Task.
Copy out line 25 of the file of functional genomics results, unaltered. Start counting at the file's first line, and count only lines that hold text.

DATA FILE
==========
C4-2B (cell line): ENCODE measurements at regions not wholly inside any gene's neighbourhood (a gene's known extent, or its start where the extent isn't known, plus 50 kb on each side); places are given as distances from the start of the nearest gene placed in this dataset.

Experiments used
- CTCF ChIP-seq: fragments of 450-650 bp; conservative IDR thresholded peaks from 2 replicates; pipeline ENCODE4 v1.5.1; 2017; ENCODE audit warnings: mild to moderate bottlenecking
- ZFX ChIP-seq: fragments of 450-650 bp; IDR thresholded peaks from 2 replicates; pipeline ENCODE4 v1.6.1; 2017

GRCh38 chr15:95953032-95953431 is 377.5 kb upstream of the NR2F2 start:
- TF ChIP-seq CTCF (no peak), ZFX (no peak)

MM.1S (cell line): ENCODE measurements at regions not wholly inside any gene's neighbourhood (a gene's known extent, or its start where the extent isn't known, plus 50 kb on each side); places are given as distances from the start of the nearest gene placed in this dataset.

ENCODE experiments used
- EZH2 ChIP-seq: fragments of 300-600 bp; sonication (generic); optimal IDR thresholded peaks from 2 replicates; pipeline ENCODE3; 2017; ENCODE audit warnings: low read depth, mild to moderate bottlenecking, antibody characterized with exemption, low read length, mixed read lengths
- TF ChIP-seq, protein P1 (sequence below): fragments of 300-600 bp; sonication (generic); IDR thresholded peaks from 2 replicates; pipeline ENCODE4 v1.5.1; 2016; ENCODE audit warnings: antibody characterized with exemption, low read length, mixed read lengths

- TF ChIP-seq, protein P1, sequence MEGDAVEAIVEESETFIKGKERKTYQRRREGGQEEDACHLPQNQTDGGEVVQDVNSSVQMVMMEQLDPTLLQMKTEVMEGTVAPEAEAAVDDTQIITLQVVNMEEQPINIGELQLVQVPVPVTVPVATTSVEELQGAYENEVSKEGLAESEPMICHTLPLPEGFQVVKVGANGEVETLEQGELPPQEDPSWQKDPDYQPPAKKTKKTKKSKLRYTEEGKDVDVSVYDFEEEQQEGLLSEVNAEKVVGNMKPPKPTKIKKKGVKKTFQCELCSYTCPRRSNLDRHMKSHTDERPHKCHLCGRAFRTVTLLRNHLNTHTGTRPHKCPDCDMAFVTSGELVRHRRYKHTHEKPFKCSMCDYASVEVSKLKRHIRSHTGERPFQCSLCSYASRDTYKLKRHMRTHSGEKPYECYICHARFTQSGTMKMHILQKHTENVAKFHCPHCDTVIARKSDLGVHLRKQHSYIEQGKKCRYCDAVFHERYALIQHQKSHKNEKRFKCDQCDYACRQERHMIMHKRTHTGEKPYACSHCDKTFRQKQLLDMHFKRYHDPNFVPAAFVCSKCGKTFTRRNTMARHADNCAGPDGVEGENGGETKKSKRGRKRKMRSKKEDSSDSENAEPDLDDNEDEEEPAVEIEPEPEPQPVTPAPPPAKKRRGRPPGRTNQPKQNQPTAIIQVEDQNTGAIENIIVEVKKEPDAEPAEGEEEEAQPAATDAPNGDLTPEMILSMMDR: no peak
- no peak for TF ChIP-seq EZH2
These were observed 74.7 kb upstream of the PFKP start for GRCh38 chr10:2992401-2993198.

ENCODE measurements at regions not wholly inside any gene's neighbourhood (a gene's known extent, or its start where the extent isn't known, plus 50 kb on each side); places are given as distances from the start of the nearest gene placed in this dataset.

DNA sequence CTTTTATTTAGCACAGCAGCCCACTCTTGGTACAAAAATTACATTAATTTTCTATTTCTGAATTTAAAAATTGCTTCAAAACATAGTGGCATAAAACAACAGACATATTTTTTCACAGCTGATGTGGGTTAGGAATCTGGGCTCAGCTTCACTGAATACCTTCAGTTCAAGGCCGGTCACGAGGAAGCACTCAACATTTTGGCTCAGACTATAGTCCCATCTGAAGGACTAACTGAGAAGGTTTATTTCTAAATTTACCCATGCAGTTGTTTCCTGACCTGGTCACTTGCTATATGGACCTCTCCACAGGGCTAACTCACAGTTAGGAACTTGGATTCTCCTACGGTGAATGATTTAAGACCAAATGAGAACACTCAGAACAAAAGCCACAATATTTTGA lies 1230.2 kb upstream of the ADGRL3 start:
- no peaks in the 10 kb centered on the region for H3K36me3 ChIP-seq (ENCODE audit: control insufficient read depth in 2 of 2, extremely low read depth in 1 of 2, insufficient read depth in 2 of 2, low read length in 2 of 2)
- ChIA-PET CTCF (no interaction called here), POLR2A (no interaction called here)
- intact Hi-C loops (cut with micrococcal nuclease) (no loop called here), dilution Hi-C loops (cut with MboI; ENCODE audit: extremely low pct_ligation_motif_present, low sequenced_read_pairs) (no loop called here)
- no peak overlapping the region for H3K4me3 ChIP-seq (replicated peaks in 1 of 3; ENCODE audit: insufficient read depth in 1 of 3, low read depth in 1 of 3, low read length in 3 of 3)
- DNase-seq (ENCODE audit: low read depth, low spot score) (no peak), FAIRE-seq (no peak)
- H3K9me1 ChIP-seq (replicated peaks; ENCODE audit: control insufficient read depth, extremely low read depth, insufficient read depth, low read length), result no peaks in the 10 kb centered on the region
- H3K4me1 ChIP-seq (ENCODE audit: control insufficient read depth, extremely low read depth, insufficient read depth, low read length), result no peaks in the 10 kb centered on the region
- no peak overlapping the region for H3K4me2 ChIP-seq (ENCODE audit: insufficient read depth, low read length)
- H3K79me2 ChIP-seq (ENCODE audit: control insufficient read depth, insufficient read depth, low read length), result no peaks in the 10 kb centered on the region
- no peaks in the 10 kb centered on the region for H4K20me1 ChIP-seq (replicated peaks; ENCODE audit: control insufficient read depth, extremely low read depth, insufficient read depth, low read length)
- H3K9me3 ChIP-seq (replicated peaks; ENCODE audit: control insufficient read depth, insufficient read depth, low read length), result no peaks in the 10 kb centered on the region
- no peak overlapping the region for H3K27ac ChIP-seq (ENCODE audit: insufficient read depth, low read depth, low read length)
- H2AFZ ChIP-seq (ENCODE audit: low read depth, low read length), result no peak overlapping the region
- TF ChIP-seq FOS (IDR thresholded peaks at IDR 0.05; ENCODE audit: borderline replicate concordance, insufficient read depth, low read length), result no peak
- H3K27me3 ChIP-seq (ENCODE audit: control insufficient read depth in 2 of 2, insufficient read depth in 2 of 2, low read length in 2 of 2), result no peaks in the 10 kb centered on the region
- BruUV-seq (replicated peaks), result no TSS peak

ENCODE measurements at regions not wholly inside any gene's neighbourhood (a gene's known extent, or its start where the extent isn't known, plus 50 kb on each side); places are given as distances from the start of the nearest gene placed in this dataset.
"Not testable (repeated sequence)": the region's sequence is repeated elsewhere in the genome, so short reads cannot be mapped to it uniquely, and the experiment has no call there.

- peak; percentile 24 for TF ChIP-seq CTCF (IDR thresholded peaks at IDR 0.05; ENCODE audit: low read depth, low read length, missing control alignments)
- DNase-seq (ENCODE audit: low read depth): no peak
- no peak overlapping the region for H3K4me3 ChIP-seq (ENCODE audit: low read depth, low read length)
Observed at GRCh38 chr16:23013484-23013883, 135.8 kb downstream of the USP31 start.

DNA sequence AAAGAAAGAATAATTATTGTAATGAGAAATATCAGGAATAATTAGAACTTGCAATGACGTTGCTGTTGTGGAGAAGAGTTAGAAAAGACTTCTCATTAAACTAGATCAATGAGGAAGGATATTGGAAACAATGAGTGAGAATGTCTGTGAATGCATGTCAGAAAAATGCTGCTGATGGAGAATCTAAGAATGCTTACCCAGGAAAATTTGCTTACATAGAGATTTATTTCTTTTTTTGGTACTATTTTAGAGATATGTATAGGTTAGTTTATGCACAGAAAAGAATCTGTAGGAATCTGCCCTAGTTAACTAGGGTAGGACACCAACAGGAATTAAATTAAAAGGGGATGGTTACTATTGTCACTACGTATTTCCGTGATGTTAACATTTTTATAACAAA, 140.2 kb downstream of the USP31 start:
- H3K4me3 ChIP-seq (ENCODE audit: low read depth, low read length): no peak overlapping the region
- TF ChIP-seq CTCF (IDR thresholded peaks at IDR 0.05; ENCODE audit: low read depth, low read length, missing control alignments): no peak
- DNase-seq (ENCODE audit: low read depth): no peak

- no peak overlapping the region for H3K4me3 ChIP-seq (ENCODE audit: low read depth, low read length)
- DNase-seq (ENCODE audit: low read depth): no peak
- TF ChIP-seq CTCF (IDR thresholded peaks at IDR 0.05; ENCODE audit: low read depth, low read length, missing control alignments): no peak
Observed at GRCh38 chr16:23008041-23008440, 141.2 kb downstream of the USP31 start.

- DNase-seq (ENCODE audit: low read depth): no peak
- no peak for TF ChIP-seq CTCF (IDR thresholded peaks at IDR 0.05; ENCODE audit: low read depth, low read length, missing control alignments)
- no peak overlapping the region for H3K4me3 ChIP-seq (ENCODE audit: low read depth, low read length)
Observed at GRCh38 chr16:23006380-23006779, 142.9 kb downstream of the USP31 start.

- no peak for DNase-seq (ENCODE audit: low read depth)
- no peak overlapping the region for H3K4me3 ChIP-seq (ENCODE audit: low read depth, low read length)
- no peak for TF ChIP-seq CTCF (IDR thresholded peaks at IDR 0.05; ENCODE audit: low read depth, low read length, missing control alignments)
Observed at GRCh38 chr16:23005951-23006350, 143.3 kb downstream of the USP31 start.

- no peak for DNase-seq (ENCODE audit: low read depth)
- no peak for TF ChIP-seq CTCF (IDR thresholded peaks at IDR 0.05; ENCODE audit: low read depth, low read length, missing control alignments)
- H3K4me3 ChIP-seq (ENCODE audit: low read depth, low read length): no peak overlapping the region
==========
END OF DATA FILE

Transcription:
- no peaks in the 10 kb centered on the region for H4K20me1 ChIP-seq (replicated peaks; ENCODE audit: control insufficient read depth, extremely low read depth, insufficient read depth, low read length)